If you've ever been to the Houston Livestock Show and Rodeo, you know that there's really nothing like it. It's the largest rodeo and livestock exhibition in the entire world -- something that can only be understood as you explore the vastness of NRG Park, its arena and various event centers that are filled with everything from petting zoos and calf scrambles to wine gardens and cattle for sale. Not only is it the premier place for ranchers to show off their livestock and performance horses, but the ultimate way for everyday folks to feel immersed in cowboy culture.
The nearly month-long event features endless rodeo action throughout NRG Center with some of the biggest names in country music and more lined up to entertain the millions of attendees in NRG Stadium. During the day you can eat your fill of BBQ and fried Oreos over at the carnival, get an inside look at the various livestock exhibits, and end your night singing along to Tim McGraw, Brad Paisley, Brooks & Dunn or Keith Urban. Could you even ask for more fun all in one spot?
While the event now offers a significant boost to the Houston economy every March, it actually took many years and many talented people with a vision for it to become what it is today. Here's a brief trip down memory lane to revisit how the rodeo was founded and how it has evolved, grown, and improved to become a worldwide phenomenon.
1932 - Houston Fat Stock Show and Livestock Exhibition
It all started in 1931 when Houston stockyard manager James W. Sartwelle invited six other businessmen to have lunch at the Texas State Hotel. Sartwelle was frustrated over the fact that ranchers didn't really have any good opportunities to showcase their breeds, specifically the newer Brahman cattle breed that was gaining popularity in the area. Some attempted to be featured in the Southwestern Exposition and Livestock Show over in Fort Worth, but they weren't able to get into the main arena and were rudely asked to leave. Fort Worth believed that the Brahman breed was inferior to what they were showing so Sartwelle decided enough was enough.
That fated day in January 1931, Sartwelle and the other men had the simple idea of hosting their own livestock exhibition in Houston. The first event took place just a few months later in April at Sam Houston Hall in downtown Houston. Over 2,000 people attended the inaugural event and within a few years, they had already outgrown their annual venue.
1942 - Gene Autry is first major entertainer
By this point, the livestock exhibition had moved over to the 10,000 seat arena, Sam Houston Coliseum, after Sam Houston Hall was torn down in 1936. Despite World War II taking many folks overseas, rodeo organizers managed to bring in local musical acts to entertain their guests. As of 1938, they had also added in the annual downtown rodeo parade, which remains a beloved tradition for families all over Houston.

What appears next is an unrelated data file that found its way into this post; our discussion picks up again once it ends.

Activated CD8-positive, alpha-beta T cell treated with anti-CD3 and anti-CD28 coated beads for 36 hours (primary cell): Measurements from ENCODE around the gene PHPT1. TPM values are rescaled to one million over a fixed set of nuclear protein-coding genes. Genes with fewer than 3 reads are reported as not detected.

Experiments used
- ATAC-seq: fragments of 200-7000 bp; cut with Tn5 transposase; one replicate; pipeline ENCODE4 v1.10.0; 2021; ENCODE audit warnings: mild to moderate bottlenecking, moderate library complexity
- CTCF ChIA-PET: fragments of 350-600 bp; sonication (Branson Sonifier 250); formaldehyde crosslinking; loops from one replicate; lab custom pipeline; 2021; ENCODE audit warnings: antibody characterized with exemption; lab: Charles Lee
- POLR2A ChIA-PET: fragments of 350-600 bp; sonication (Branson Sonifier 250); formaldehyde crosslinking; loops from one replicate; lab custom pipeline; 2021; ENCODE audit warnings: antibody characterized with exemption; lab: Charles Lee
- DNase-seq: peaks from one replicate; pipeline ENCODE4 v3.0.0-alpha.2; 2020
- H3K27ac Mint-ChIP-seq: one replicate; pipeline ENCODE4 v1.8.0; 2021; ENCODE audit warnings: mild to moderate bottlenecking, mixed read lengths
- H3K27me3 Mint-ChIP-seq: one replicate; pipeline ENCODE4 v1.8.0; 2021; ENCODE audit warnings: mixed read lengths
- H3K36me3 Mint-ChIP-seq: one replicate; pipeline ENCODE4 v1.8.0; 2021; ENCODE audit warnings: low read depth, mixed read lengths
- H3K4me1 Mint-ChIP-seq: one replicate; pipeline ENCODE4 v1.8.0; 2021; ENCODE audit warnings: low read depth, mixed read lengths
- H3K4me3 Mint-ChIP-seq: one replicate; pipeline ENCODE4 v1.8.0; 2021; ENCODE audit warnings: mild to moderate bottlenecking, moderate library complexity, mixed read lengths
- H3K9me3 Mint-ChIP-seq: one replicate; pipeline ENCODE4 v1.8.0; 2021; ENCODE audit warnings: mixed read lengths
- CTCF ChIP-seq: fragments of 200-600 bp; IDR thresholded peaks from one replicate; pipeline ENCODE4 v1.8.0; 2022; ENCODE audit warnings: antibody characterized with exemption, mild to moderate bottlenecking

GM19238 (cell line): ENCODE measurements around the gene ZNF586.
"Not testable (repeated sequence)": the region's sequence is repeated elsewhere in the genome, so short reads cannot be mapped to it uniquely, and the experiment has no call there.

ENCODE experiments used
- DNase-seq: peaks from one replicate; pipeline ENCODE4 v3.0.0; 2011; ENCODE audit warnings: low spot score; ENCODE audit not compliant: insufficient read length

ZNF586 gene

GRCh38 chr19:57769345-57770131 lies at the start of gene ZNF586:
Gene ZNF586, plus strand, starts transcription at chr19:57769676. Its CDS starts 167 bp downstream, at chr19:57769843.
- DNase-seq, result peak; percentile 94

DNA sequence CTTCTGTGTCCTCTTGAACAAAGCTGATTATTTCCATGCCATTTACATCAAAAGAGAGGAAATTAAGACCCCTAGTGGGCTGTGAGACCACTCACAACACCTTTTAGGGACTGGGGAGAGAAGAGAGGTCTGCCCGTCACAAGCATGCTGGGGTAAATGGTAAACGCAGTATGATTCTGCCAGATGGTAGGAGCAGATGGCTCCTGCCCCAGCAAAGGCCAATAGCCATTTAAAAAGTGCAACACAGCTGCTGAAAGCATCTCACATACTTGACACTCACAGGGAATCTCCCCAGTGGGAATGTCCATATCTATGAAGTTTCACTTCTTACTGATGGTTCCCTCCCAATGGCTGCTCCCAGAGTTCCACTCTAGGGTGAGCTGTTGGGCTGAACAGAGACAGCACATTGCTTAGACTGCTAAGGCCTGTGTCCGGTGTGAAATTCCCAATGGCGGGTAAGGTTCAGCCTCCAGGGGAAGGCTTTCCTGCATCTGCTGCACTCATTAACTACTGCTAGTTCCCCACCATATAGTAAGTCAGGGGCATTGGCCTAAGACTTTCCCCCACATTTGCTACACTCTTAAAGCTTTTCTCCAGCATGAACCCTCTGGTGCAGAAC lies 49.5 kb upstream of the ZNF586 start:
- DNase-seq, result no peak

In 1942, the singing cowboy himself Gene Autry became the very first mainstream talent to perform at Houston's rodeo. As we know, he definitely wouldn't be the last and we really couldn't even think of a better celebrity to kick off this trend.
1952 - The first cattle drive
Organizers needed a good publicity stunt to attract higher attendance numbers after two consistent decades of the rodeo, so they came up with the idea to hold a cattle drive that the media could attend. They joined a group of Texas cowboys on a 75-mile cattle drive from Brenham to Houston. It was so successful that the rodeo did the trail again the following year and other areas around the state of Texas began hosting their own cattle drives to the rodeo. This was a monumental moment that transformed the rodeo from a fun regional event to a major statewide attraction.
1957 - Myrtis Dightman launches first trail ride for African-Americans and scholarships launch
Thanks to rodeo legend Myrtis Dightman, the first African-American to compete at the National Finals Rodeo, bull rider James Francies Jr. and veterinary professor Alfred Poindexter, a trail ride of 10 Black cowboys took place from Prairie View to Houston to join in Rodeo Houston's Go Texan Day and downtown parade. Unfortunately, they were not welcome in Memorial Park with the other trail riders. They had to have armed guards with them to make sure they could enter safely, but they made sure to take a stand anyway. By showing up they ensured that the legacy of Black cowboys would live on and continue to contribute to rodeo culture.